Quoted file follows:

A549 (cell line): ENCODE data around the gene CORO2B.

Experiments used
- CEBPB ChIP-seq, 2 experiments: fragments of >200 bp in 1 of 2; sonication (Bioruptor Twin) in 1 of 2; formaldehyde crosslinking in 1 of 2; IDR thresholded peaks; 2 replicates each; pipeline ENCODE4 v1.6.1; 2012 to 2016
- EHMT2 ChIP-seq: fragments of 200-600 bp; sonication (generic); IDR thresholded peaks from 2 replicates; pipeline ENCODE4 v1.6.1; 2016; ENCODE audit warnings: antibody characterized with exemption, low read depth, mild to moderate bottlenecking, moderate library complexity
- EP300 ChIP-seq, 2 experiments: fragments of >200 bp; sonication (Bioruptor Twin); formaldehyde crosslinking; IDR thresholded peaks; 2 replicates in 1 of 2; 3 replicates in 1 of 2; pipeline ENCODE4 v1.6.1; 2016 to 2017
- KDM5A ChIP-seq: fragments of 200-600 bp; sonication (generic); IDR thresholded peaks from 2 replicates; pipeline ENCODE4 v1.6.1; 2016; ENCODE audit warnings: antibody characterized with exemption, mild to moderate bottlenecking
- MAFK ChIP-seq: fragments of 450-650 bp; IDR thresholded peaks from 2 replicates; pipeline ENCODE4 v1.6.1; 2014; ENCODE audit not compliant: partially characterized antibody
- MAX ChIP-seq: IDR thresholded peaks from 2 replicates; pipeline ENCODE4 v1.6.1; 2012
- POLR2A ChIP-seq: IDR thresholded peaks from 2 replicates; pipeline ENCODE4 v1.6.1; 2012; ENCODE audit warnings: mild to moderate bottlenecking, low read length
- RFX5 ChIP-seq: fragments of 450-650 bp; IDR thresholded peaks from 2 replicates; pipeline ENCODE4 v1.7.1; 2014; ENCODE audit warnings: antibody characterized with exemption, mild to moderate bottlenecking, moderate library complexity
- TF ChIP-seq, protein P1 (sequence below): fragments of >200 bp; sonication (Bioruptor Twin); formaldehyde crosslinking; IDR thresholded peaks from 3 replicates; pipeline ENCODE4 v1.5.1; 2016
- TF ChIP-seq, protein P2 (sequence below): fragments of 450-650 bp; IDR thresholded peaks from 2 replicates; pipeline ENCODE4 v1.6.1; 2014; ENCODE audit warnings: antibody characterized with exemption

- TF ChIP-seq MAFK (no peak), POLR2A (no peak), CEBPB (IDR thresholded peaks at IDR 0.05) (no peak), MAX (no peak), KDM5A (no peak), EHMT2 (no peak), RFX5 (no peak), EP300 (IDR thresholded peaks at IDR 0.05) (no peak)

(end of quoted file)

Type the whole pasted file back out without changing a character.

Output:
A549 (cell line): ENCODE data around the gene CORO2B.

Experiments used
- CEBPB ChIP-seq, 2 experiments: fragments of >200 bp in 1 of 2; sonication (Bioruptor Twin) in 1 of 2; formaldehyde crosslinking in 1 of 2; IDR thresholded peaks; 2 replicates each; pipeline ENCODE4 v1.6.1; 2012 to 2016
- EHMT2 ChIP-seq: fragments of 200-600 bp; sonication (generic); IDR thresholded peaks from 2 replicates; pipeline ENCODE4 v1.6.1; 2016; ENCODE audit warnings: antibody characterized with exemption, low read depth, mild to moderate bottlenecking, moderate library complexity
- EP300 ChIP-seq, 2 experiments: fragments of >200 bp; sonication (Bioruptor Twin); formaldehyde crosslinking; IDR thresholded peaks; 2 replicates in 1 of 2; 3 replicates in 1 of 2; pipeline ENCODE4 v1.6.1; 2016 to 2017
- KDM5A ChIP-seq: fragments of 200-600 bp; sonication (generic); IDR thresholded peaks from 2 replicates; pipeline ENCODE4 v1.6.1; 2016; ENCODE audit warnings: antibody characterized with exemption, mild to moderate bottlenecking
- MAFK ChIP-seq: fragments of 450-650 bp; IDR thresholded peaks from 2 replicates; pipeline ENCODE4 v1.6.1; 2014; ENCODE audit not compliant: partially characterized antibody
- MAX ChIP-seq: IDR thresholded peaks from 2 replicates; pipeline ENCODE4 v1.6.1; 2012
- POLR2A ChIP-seq: IDR thresholded peaks from 2 replicates; pipeline ENCODE4 v1.6.1; 2012; ENCODE audit warnings: mild to moderate bottlenecking, low read length
- RFX5 ChIP-seq: fragments of 450-650 bp; IDR thresholded peaks from 2 replicates; pipeline ENCODE4 v1.7.1; 2014; ENCODE audit warnings: antibody characterized with exemption, mild to moderate bottlenecking, moderate library complexity
- TF ChIP-seq, protein P1 (sequence below): fragments of >200 bp; sonication (Bioruptor Twin); formaldehyde crosslinking; IDR thresholded peaks from 3 replicates; pipeline ENCODE4 v1.5.1; 2016
- TF ChIP-seq, protein P2 (sequence below): fragments of 450-650 bp; IDR thresholded peaks from 2 replicates; pipeline ENCODE4 v1.6.1; 2014; ENCODE audit warnings: antibody characterized with exemption

- TF ChIP-seq MAFK (no peak), POLR2A (no peak), CEBPB (IDR thresholded peaks at IDR 0.05) (no peak), MAX (no peak), KDM5A (no peak), EHMT2 (no peak), RFX5 (no peak), EP300 (IDR thresholded peaks at IDR 0.05) (no peak)